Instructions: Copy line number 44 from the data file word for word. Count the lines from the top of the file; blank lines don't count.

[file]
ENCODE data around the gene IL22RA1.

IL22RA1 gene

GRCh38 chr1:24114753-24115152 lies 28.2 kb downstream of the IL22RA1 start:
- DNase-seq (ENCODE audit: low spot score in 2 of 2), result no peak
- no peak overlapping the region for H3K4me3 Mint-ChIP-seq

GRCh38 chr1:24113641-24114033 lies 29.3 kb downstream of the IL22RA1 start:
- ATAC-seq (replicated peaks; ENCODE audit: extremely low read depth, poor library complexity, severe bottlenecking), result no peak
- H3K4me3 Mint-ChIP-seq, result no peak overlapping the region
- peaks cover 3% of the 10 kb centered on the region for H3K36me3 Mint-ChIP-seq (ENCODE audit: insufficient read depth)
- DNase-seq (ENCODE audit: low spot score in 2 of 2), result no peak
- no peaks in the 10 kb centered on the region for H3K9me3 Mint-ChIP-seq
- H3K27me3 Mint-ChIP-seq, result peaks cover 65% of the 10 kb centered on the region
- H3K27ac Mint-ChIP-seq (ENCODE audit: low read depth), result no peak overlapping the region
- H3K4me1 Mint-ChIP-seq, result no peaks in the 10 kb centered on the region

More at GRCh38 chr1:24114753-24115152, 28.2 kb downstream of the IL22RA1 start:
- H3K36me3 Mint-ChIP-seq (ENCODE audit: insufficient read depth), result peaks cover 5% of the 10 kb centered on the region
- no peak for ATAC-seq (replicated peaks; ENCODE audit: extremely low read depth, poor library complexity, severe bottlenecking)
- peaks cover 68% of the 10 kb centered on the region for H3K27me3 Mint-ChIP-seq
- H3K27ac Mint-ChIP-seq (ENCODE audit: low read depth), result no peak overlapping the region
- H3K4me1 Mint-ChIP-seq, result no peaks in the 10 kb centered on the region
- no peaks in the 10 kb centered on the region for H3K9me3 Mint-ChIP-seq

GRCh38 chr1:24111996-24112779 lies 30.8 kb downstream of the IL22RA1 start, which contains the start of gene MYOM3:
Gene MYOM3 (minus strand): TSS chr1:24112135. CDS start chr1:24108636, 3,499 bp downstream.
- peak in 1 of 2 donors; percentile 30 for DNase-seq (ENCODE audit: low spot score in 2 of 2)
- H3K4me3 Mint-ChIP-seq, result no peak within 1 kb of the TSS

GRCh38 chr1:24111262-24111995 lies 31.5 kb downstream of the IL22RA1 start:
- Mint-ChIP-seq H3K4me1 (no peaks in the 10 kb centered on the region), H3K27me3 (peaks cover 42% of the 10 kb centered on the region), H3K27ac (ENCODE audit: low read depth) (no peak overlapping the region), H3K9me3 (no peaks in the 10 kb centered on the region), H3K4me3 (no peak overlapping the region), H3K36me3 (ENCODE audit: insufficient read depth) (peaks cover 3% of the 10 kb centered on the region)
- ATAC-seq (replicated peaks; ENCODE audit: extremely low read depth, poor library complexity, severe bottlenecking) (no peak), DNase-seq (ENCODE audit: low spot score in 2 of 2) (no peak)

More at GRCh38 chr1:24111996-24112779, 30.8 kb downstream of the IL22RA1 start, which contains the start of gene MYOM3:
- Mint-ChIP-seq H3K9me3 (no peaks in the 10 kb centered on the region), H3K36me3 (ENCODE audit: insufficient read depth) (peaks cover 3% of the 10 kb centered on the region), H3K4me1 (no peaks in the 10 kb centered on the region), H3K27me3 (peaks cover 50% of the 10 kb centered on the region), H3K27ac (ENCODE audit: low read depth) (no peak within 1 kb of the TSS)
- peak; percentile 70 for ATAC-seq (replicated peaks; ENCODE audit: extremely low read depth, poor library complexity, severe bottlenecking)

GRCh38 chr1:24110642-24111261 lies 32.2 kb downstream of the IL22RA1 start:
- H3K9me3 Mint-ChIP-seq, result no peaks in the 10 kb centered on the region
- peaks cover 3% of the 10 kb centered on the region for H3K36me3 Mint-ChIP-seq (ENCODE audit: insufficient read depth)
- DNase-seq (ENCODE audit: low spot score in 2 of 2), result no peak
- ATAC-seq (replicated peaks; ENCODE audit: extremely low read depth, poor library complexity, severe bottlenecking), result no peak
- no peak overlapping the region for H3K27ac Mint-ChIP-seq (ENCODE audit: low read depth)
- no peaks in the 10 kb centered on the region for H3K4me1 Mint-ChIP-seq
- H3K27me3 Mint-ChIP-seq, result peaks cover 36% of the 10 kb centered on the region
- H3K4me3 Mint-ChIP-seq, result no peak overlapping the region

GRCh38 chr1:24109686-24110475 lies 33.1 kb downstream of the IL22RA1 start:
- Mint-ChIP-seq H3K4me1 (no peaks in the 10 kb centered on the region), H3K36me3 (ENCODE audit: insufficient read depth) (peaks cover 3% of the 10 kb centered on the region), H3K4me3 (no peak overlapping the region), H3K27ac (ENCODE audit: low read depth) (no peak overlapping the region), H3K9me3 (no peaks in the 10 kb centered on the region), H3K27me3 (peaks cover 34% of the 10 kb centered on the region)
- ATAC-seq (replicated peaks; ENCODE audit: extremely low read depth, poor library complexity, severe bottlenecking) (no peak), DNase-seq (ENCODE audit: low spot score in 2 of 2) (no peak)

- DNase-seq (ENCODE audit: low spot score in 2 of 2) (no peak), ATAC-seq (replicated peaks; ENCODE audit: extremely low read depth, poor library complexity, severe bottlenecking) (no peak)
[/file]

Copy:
- DNase-seq (ENCODE audit: low spot score in 2 of 2) (no peak), ATAC-seq (replicated peaks; ENCODE audit: extremely low read depth, poor library complexity, severe bottlenecking) (no peak)